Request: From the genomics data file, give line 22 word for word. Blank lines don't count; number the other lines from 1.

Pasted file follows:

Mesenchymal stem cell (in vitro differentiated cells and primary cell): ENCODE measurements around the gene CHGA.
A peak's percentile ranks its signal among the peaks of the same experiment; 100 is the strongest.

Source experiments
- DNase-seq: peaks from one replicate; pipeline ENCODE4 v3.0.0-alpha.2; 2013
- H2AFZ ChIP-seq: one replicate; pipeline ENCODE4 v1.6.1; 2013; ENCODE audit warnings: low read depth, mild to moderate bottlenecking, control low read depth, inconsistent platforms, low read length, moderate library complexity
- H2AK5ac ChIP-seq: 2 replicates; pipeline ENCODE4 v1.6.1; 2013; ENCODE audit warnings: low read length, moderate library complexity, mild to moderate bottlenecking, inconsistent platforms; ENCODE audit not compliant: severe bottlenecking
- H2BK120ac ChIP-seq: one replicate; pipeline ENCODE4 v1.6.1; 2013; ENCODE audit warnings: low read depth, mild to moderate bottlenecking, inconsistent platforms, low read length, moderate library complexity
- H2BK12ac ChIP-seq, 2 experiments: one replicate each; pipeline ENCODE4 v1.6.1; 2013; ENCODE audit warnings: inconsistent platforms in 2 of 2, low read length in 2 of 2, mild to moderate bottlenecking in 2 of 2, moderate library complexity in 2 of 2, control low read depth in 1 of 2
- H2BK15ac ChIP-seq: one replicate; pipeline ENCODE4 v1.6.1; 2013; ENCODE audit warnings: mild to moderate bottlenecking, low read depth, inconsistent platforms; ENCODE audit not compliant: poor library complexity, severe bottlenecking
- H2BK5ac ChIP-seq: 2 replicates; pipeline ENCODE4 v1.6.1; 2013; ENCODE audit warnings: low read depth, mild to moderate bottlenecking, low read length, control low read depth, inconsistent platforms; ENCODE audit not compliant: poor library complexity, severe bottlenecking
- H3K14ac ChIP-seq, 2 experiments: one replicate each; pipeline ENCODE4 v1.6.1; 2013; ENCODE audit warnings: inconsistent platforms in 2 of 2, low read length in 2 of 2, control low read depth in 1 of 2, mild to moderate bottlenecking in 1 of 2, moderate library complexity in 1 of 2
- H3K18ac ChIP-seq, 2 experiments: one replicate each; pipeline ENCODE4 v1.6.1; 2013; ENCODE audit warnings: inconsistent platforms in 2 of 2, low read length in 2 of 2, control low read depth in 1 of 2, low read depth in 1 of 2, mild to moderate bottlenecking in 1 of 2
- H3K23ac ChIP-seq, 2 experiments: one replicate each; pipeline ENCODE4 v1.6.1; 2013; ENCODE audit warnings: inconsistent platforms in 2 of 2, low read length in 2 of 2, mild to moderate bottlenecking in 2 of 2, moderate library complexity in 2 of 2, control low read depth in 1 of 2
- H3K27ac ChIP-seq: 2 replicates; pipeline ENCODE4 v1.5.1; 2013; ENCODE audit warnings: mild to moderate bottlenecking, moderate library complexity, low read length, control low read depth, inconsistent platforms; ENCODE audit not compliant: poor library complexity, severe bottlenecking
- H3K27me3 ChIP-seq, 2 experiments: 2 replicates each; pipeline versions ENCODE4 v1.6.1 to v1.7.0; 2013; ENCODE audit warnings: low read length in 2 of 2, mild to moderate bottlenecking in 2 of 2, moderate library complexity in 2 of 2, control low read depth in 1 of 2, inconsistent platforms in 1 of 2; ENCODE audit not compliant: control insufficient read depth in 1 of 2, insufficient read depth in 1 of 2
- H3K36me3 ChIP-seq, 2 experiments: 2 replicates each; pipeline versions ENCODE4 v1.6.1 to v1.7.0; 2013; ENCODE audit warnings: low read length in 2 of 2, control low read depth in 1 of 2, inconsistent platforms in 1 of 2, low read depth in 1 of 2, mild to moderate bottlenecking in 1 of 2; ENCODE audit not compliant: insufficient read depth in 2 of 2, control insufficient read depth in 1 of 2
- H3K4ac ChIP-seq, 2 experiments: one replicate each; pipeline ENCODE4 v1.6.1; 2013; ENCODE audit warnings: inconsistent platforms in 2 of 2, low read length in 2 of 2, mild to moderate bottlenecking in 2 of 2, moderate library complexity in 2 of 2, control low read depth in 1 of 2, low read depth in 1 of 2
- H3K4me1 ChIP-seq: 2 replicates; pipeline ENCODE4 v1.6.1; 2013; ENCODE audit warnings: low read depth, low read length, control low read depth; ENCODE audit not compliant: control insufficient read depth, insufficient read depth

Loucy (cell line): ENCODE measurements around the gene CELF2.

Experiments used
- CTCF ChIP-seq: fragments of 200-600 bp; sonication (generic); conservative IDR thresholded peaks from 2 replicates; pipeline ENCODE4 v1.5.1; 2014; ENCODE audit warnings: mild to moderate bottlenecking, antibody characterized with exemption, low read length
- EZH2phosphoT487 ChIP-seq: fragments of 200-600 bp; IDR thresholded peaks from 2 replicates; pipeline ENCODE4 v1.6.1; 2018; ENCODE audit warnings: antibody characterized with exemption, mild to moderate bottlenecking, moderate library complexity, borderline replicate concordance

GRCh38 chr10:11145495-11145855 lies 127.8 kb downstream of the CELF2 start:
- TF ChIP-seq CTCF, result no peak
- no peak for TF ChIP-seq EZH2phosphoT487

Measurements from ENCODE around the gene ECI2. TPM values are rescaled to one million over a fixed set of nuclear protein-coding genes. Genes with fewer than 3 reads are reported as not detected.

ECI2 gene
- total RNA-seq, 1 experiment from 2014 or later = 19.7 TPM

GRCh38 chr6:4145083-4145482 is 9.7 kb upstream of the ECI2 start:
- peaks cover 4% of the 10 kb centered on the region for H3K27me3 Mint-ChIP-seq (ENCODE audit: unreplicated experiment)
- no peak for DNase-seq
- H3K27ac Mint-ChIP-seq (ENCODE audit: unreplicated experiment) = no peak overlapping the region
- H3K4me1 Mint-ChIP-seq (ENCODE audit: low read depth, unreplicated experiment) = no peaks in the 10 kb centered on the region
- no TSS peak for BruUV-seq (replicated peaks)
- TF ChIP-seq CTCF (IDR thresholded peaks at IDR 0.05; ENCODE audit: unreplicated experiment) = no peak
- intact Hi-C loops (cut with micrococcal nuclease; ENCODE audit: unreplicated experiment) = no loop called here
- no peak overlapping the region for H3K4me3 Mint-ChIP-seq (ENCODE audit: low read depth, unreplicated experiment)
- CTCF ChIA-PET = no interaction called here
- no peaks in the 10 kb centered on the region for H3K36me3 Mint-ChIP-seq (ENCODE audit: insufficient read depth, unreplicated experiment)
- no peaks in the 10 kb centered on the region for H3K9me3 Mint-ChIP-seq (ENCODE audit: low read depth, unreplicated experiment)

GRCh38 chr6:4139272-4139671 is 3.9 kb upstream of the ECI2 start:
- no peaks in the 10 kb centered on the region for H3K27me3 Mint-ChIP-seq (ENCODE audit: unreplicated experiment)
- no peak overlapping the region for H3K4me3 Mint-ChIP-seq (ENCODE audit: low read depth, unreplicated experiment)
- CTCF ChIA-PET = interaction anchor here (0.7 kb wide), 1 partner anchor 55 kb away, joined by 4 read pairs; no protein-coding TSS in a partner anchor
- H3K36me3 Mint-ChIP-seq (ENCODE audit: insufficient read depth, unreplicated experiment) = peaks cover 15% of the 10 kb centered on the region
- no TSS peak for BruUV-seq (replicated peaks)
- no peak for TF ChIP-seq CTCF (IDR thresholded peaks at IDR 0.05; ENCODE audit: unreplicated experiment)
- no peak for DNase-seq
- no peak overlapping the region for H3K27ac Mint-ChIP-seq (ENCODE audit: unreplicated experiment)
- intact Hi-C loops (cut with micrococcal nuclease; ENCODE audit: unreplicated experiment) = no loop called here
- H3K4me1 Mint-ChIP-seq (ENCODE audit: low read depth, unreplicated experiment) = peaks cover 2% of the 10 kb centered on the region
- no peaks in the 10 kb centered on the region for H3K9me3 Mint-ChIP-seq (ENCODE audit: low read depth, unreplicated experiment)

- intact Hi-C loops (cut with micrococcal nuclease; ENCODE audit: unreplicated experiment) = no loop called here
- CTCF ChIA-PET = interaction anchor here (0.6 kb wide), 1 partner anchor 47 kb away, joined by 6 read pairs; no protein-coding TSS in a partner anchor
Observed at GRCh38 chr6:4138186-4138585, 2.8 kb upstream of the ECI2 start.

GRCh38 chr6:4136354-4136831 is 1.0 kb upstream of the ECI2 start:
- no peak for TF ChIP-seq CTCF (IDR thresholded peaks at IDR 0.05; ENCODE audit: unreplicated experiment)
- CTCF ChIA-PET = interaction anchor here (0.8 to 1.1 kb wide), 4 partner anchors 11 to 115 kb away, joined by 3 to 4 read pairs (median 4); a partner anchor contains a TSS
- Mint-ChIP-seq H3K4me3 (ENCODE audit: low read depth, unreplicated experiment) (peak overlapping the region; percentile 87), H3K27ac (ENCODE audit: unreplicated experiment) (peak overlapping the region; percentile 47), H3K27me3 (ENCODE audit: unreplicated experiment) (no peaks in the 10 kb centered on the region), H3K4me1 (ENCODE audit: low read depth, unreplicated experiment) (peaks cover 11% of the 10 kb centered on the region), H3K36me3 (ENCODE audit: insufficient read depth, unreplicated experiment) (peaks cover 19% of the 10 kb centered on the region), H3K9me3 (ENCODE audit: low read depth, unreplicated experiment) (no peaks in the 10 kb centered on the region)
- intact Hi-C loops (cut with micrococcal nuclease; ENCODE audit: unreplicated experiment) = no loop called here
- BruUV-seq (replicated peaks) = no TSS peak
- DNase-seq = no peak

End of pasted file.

- EZH2phosphoT487 ChIP-seq: fragments of 200-600 bp; IDR thresholded peaks from 2 replicates; pipeline ENCODE4 v1.6.1; 2018; ENCODE audit warnings: antibody characterized with exemption, mild to moderate bottlenecking, moderate library complexity, borderline replicate concordance